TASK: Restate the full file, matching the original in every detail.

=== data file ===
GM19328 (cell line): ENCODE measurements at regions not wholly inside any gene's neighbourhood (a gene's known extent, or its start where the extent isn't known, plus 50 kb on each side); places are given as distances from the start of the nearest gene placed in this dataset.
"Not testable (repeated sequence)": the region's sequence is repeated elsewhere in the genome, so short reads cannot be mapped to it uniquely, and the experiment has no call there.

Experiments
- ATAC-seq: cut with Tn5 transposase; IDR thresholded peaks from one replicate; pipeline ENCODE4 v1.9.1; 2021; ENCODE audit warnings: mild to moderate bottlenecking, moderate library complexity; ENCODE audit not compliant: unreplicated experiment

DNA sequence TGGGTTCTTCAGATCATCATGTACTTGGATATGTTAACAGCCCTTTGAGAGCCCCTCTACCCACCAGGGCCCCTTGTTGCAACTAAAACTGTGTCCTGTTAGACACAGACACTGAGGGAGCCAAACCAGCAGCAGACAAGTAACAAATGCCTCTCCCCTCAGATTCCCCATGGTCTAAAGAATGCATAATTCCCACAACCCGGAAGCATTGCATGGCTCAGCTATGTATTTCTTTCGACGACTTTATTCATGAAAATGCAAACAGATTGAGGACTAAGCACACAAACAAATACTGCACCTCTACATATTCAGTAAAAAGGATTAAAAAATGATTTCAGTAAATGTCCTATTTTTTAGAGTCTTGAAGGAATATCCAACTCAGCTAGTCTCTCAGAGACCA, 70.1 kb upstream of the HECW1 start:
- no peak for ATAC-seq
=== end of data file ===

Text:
GM19328 (cell line): ENCODE measurements at regions not wholly inside any gene's neighbourhood (a gene's known extent, or its start where the extent isn't known, plus 50 kb on each side); places are given as distances from the start of the nearest gene placed in this dataset.
"Not testable (repeated sequence)": the region's sequence is repeated elsewhere in the genome, so short reads cannot be mapped to it uniquely, and the experiment has no call there.

Experiments
- ATAC-seq: cut with Tn5 transposase; IDR thresholded peaks from one replicate; pipeline ENCODE4 v1.9.1; 2021; ENCODE audit warnings: mild to moderate bottlenecking, moderate library complexity; ENCODE audit not compliant: unreplicated experiment

DNA sequence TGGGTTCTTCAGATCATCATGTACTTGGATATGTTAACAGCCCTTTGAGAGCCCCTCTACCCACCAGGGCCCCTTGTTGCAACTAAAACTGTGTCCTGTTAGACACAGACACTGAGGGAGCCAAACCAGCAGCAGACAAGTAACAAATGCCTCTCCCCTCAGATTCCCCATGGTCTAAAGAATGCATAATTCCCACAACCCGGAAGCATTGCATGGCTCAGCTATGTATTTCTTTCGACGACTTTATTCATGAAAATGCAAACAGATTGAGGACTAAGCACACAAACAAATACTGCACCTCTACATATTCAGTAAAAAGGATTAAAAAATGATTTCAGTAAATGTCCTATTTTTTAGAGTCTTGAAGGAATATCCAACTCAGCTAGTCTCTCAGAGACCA, 70.1 kb upstream of the HECW1 start:
- no peak for ATAC-seq